CLEVELAND -- The Twins didn't surprise anyone with their first trade of the day when they dealt reliever Fernando Abad to the Red Sox for relief prospect Pat Light. But their second deal came as more of a shock, as right-hander Ricky Nolasco and injured pitching prospect Alex Meyer were
CLEVELAND -- The Twins didn't surprise anyone with their first trade of the day when they dealt reliever Fernando Abad to the Red Sox for relief prospect Pat Light. But their second deal came as more of a shock, as right-hander Ricky Nolasco and injured pitching prospect Alex Meyer were sent to the Angels for left-hander Héctor Santiago and relief prospect Alan Busenitz shortly before the non-waiver Trade Deadline on Monday.
It was also somewhat of a surprise the Twins didn't trade catcher Kurt Suzuki, who will be a free agent after the season, and they also didn't move reliever Brandon Kintzler or lefty Tommy Milone.
Twins interim general manager Rob Antony was happy with the moves, but he admitted he was hoping to make more. The Twins, though, can still execute trades in August, but players must be placed on waivers before being dealt.
"I think we accomplished some of the things we wanted to do," Antony said. "There are other things that we would have liked to have done, but like I said from the beginning, we weren't going to make a deal just to make a deal. It had to make sense for us. We think that these two deals made sense for us, and so we're happy. We're satisfied with that."
The Twins were looking to move Nolasco, but a deal seemed unlikely because he's due $12 million next year with a $13 million club option in 2018 with a $1 million buyout. He compiled a 5.44 ERA with Minnesota over the last three seasons. The Twins are paying Nolasco's contract this year, while the Angels are doing the same with Santiago. Minnesota will send $4 million next year to offset their salaries.
Nolasco was Minnesota's most durable starter in 2016, leading the team with 21 starts and 124 2/3 innings, but he also posted a 5.13 ERA.
"Ricky was tough for me," Twins manager Paul Molitor said. "I know he had a persona that maybe didn't leave the best taste in the mouths of Twins fans, but that's misguided in terms of my opinion getting to know him and what he brought."
Meyer, meanwhile, hasn't pitched since May 3 because of a right shoulder strain. He was once considered a top prospect, but he has seen his stock fall because of shoulder injuries and inconsistent mechanics. Meyer has bounced between starting and relieving in recent years, allowing 10 runs in 6 1/3 innings in the Majors over the last two seasons.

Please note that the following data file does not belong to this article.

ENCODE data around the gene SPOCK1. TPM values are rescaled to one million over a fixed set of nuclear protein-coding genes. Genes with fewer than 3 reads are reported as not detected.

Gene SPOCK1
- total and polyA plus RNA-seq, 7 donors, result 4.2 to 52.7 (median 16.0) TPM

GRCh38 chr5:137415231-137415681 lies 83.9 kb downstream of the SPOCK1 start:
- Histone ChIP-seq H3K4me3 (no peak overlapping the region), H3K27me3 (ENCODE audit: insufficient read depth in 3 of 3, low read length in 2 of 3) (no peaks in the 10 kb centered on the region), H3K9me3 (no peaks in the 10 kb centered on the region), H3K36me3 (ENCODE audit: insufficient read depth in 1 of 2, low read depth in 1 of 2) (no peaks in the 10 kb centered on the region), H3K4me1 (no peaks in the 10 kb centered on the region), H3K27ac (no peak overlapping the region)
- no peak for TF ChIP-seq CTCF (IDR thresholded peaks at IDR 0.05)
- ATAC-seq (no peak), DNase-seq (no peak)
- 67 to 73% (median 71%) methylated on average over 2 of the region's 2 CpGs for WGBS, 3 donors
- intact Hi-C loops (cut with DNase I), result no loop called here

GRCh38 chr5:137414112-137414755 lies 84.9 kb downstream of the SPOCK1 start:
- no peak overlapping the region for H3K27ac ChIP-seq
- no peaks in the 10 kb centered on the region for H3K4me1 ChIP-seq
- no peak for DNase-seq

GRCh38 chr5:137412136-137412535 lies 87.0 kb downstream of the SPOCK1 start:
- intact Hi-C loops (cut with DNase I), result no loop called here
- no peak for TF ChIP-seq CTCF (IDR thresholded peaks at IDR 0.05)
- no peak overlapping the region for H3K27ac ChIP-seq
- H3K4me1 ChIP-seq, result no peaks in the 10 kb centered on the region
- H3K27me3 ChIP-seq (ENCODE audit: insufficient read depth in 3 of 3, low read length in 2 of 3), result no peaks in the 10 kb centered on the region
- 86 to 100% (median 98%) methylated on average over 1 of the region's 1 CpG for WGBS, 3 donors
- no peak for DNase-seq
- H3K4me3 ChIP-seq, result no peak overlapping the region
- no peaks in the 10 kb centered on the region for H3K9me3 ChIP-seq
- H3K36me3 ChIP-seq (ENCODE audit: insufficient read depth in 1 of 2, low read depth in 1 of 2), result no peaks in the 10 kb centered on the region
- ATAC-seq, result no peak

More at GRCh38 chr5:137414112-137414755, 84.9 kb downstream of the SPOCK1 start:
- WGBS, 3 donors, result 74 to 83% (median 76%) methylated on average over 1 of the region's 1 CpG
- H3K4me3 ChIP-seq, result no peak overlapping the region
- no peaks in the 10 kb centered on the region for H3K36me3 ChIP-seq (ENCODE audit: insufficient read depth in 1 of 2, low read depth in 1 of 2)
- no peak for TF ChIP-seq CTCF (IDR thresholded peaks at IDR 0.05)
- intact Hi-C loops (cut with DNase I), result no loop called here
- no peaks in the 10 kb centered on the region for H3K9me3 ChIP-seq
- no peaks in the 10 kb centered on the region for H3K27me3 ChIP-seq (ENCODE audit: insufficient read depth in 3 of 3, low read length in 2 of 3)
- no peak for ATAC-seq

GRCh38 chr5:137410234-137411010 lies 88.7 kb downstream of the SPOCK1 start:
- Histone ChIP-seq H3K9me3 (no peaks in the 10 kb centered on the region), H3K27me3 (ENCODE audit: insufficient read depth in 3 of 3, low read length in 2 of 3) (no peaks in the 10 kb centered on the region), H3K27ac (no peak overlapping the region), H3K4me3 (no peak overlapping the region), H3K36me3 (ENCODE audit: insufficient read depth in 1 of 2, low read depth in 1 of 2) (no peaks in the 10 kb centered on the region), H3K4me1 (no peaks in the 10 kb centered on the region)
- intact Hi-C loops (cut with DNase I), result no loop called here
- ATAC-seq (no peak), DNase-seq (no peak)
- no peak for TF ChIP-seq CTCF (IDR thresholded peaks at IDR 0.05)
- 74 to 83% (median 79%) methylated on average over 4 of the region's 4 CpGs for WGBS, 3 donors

"I think for us to do this deal, I think they needed to get another reliever back that they thought was close to the big leagues," Antony said. "It wasn't a matter of being frustrated with him or wanting to get rid of him; it was more a matter of that's who they wanted, and they kept pushing for that."
Santiago is the centerpiece of the deal for the Twins, and he is under team control through next season. He's 10-4 with a 4.25 ERA in 22 starts. But he has struggled with his control, leading the American League with 57 walks. Santiago has struck out 107 in 120 2/3 innings. A career 3.68 ERA, Santiago has been pitching better recently, posting a 2.52 ERA over his last nine starts.
"He's not a big strikeout pitcher, but he's always been a guy who has some damage control," Antony said. "He's a veteran guy that every fifth day we believe he's gonna give us a chance to win, and that's kinda what we're trying to build."
Busenitz, who turns 26 on Aug. 22, has posted a combined 3.55 ERA with 45 strikeouts in 45 2/3 innings between two Minor League levels. He has struggled in Triple-A with a 7.62 ERA in 10 appearances. He was assigned to Double-A Chattanooga.
In their first trade, the Twins moved Abad, who was a pleasant surprise for the Twins this season after being signed to a Minor League deal in the offseason. The 30-year-old lefty, who introduced a pitch he called a super changeup this season, posted a 2.65 ERA with 29 strikeouts and 14 walks in 34 innings. The seven-year veteran has a career 3.58 ERA with the Astros, Nationals, A's and Twins.
Light, meanwhile, is a hard-thrower who was ranked as Boston's No. 14 overall prospect by MLBPipeline.com. Light, 25, has a fastball that reaches triple digits as well as a splitter and slider. He posted a 2.32 ERA with 36 strikeouts and 17 walks in 31 innings at Triple-A Pawtucket. Light made his Major League debut earlier this season, allowing seven runs in 2 2/3 innings over two relief appearances.
"We like his arm," Antony said. "We like how he fits in the role in the bullpen, so we thought that was a fair return for Abad."
Light was originally drafted by the Twins in the 28th round of the 2009 Draft but opted to go to Monmouth University, where he set a school record with 102 strikeouts in 2012. Boston took him with the 37th pick in the 2012 Draft.
The 6-foot-5, 220-pounder has a career 4.40 ERA in the Minor Leagues with 240 strikeouts in 290 2/3 innings, but he has had more success since being converted into a reliever last year.
Rhett Bollinger has covered the Twins for MLB.com since 2011. Read his blog, **Bollinger Beat, follow him on Twitter [@RhettBollinger](https://twitter.com/RhettBollinger)** and listen to his podcast.